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Columbia residents remember personal connections to Martin Luther King Jr.

Columbia residents share stories of Martin Luther King Jr. as a real man who touched their lives
Sunday, January 15, 2012 | 6:40 p.m. CST
Martin Luther King Jr. poses for a photograph before speaking at a rally near downtown Chicago on July 24, 1966.

COLUMBIA — As Columbia and the rest of the country take time Monday to reflect on the legacy of Martin Luther King Jr., three Columbia residents shared their personal remembrances of the late civil rights leader.

George Farris

Martin Luther King Jr. liked the greens they served at his parents' table. That's one thing George Farris, 86, remembers about King.

Farris' brother, Isaac, married King's sister, Christine. The two families would visit each other in Missouri and Atlanta. Once, King came to the Farris family farm in Eolia, and his mother cooked them a homegrown meal.

"They had regular greens that they raised in the garden and Kentucky Wonder Beans and peas. They had other food like potatoes fresh out of the garden," Farris said.

They had dandelion greens, too, though they called it spinach. Farris said King really enjoyed the way his mother cooked, and King commented on the greens.

Farris said he often discussed issues of the day with King.

"He would just talk to me like a brother," he said. "We'd sit down sometimes and talk maybe half an hour or an hour. He'd bring up something and I'd bring up something and he'd say, 'Well you know why that is, don't you?'"

Then King would give the historical or economic context for a certain social issue, Farris said.

King was down-to-earth, Farris said. "He didn't act like he was any different than me."

Farris respected King as a leader.

"He just wanted everybody to have a chance to give their expression," Farris said. "Just because a person is a different color or different religion doesn't mean you can mistreat them and think you're right, because that's not the way the Lord looks at it."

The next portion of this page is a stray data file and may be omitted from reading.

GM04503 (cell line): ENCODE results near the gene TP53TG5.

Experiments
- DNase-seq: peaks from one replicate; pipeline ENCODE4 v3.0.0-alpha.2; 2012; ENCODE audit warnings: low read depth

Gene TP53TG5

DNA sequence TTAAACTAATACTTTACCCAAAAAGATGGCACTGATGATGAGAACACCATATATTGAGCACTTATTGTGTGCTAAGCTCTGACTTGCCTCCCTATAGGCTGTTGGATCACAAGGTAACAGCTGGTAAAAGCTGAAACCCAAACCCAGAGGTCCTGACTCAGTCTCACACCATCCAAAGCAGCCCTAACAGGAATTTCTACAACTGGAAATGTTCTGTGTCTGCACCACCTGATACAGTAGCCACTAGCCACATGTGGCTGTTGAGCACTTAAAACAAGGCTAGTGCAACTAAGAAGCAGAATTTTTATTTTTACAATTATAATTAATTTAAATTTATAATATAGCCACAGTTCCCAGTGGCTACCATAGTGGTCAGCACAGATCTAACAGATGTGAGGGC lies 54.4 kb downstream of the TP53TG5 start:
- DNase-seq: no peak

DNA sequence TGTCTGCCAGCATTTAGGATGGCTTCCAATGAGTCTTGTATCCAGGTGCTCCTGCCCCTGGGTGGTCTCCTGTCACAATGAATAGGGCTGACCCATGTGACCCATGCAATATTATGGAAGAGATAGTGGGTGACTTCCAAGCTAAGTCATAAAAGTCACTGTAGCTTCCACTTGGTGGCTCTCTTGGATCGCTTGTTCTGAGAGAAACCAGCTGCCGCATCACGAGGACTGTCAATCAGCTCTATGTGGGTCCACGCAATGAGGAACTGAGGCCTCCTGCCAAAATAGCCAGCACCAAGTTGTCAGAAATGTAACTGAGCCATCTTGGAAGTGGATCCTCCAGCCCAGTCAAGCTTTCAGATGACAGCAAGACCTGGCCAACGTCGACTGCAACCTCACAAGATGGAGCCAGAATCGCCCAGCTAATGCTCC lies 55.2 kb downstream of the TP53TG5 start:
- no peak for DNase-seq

John Zielinski

It was pure chance that John Zielinski came face-to-face with King that sweltering day in Chicago.

Zielinski is a professional photographer now living in Columbia. But on July 24, 1966, he was a college student with a summer job in Chicago who took his girlfriend's 35mm Praktica camera to a shop downtown to find new lenses.

A police officer approached him on the street while he was taking pictures, Zielinski said, and warned him that King would be speaking later and there could be a riot, so he should stay away.

Instead, Zielinski said he went straight to the site of the rally.

The temperature was in the 90s. King, who looked exhausted, pulled up in a large truck with several other speakers, Zielinski said.

"I was impressed that as hot as it was, he was there in a black suit," he said.

Just as a crowd of about 125 pressed toward the stage, a man moved his hands and parted the crowd like Moses.

"He split those people in two to let me take those photos," Zielinski said.

Zielinski never thought he would get to see King except on TV. He stepped to the edge of the platform, about four to six feet away from King, and snapped a photo head-on.

"I had been there at an important moment in history," he said.

When people look at the photos these days, Zielinski said, he hopes they come away with "a warm remembrance of the man."

Betsy Phillips

In March 1965, King called on Americans to join the demonstration from Selma, Ala., to Montgomery, Ala.

That's just what Betsy Phillips did.

She was 29 or 30, she said, and flew from southern California on a chartered plane with other demonstrators.

"The idea was to march to the state capital and get the governor (George Wallace) to come out and speak to us," Phillips said.

The group started marching.

"We were told to line up, and there were six or seven abreast," she said. "There were soldiers with rifles and fixed bayonets about every 10 or 15 feet along the side of the street, and we marched down the middle."

They sang "We Shall Overcome." Phillips said it was the first time she heard the song.

"I felt that we were all there to do a job, and, in that sense, every single person counted," she said.

In the distance she saw King address the crowd of 25,000 and encourage them to keep at it.

"I thought, 'That really is him!'" Phillips said. "You felt that the country has come to a decision, and they really feel that things have to change. There has to be change. There has to be equality."

Phillips said she admires King as a great American hero.

"People, regardless of what color or ethnicity, can look up to someone like that and be happy that he lived," she said. "He spoke to us all, and he spoke to us all in words that we could understand."


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